Ambulatory Enterprises: The Patient-Centric Redesign

Quarterly CheckUp

Health Solutions

February 1, 2015

Perhaps the most consistent trend in healthcare is the steady rate at which outpatient spending growth has outpaced inpatient spending since CMS introduced prospective payments in the 1980s, more than three decades ago. The outpatient spending growth rate has increased by nearly double that of inpatient among privately insured populations in the past five years alone. This trend shows no sign of slowing as the healthcare industry transforms to a value-based model of care and reimbursement. For health systems, this means outpatient services will represent both an increasingly important component of the Operating Statement and an increasingly important strategic venue in the world of population health management, satisfaction-based reimbursement and increased healthcare consumerism. The bottom line: providers must transform their ambulatory enterprise in a manner that aligns organizational structure, financial performance and the patient experience.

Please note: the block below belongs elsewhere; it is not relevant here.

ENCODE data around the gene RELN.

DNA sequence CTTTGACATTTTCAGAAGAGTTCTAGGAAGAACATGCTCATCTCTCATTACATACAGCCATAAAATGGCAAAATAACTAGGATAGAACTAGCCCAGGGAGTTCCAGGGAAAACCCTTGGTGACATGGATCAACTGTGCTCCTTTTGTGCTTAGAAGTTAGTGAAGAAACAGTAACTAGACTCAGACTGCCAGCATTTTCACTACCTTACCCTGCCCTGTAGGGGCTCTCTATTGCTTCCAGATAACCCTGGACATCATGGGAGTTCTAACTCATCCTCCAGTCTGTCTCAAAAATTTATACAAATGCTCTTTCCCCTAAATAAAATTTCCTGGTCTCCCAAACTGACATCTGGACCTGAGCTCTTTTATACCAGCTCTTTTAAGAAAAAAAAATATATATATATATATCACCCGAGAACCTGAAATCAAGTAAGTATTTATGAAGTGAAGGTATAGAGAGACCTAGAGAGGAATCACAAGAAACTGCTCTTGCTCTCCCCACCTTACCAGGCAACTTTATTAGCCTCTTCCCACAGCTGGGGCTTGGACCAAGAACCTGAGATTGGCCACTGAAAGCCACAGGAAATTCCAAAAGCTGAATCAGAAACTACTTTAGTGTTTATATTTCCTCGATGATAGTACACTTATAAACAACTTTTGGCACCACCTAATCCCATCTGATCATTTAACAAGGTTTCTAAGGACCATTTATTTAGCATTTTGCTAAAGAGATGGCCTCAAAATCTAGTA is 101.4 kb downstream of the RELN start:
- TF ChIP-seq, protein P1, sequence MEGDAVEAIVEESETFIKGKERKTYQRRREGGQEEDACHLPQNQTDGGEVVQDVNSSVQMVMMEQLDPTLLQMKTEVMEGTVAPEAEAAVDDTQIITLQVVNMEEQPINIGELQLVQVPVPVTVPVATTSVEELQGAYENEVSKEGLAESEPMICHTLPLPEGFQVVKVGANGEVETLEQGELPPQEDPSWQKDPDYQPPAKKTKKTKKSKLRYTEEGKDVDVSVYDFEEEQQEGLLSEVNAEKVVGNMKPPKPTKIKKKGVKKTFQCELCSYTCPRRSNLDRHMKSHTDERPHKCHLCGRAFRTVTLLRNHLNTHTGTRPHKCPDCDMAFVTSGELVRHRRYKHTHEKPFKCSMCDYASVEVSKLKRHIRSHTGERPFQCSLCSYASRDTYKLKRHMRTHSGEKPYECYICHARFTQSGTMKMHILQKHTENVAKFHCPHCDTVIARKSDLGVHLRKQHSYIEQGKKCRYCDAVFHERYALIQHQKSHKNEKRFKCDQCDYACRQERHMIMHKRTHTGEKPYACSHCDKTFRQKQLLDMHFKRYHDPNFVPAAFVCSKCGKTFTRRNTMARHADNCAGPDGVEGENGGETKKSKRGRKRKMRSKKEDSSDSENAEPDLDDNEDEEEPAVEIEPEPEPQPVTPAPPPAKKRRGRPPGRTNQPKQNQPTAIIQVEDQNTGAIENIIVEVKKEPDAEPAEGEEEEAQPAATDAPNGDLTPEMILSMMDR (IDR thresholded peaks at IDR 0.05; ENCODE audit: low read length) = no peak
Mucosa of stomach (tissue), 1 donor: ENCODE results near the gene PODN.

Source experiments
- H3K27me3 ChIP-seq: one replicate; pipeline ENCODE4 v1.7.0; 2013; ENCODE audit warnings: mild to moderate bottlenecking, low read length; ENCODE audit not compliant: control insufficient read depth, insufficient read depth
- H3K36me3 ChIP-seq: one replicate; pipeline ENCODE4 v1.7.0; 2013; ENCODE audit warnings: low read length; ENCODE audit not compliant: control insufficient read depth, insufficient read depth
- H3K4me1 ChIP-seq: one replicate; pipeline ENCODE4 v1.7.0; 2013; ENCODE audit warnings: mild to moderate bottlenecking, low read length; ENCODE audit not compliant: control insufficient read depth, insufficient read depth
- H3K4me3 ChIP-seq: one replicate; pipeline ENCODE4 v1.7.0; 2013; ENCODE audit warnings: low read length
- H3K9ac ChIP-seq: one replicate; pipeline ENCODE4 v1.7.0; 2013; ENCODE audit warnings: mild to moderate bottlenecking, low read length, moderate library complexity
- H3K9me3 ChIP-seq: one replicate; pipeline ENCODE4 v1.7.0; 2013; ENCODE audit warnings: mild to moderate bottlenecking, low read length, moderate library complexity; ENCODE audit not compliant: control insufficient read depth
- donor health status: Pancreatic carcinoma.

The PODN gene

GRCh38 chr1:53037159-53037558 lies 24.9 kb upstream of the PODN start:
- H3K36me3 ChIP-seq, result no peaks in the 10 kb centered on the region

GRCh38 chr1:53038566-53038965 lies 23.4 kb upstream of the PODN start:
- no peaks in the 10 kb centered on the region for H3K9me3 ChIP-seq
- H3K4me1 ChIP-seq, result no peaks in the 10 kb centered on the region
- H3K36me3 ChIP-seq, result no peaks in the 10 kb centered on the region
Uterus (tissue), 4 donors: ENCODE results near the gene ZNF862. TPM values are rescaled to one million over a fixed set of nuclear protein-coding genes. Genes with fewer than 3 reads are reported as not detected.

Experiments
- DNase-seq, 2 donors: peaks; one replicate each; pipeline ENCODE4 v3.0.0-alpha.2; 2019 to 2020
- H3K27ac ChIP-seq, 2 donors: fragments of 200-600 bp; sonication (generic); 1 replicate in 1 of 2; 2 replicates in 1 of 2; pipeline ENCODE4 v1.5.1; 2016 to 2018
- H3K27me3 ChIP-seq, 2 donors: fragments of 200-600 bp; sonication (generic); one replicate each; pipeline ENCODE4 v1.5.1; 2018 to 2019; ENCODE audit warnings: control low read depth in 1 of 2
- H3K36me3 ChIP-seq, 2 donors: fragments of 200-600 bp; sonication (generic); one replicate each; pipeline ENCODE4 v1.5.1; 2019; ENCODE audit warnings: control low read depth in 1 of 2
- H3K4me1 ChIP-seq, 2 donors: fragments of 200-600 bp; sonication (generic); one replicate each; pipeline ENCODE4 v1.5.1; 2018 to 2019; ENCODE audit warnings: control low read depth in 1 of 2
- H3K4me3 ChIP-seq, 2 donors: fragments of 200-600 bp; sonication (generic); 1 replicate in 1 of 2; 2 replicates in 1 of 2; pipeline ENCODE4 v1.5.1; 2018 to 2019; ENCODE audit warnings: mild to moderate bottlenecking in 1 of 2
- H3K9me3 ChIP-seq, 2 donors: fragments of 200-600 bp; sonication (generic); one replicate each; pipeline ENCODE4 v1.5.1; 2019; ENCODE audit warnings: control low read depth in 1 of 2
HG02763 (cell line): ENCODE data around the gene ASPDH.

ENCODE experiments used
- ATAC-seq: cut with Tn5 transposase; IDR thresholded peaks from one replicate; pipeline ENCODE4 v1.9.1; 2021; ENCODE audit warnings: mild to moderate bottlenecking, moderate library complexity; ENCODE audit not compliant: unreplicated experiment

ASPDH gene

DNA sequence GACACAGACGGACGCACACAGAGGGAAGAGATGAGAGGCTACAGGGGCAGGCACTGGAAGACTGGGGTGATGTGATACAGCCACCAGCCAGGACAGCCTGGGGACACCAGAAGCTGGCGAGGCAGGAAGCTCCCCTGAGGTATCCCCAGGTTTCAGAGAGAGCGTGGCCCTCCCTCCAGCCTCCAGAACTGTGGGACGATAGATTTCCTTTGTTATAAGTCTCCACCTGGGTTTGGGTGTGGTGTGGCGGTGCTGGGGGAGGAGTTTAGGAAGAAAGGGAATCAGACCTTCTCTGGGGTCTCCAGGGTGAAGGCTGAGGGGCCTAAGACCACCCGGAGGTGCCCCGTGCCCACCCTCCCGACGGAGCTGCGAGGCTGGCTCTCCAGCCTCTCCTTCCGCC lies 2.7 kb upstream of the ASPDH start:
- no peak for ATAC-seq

FTI recently assisted a renowned health system to jump-start its patient-centric ambulatory services redesign. Of particular challenge was an existing enterprise model reflective of varied historical approaches to multispecialty development and geographic strategies layered over the years. However, the organization rallied around the challenge in the face of three major catalysts – macro reimbursement changes, heightened local market competition and the organization’s upcoming major clinical system installation. FTI worked closely with multiple levels of the organization to create momentum around moving from its historic ambulatory delivery system and processes to a transformed future model through:

  • Employing a proven, systematic approach to aligning people, processes and technology, focusing on revenue cycle and related activities;
  • Evaluating patient experience, satisfaction and supporting measurement tools and metrics;
  • Illustrating the existing funds flow and identifying inconsistencies, inefficiencies and non sequiturs; and
  • Recommending specific operational changes for improvement.

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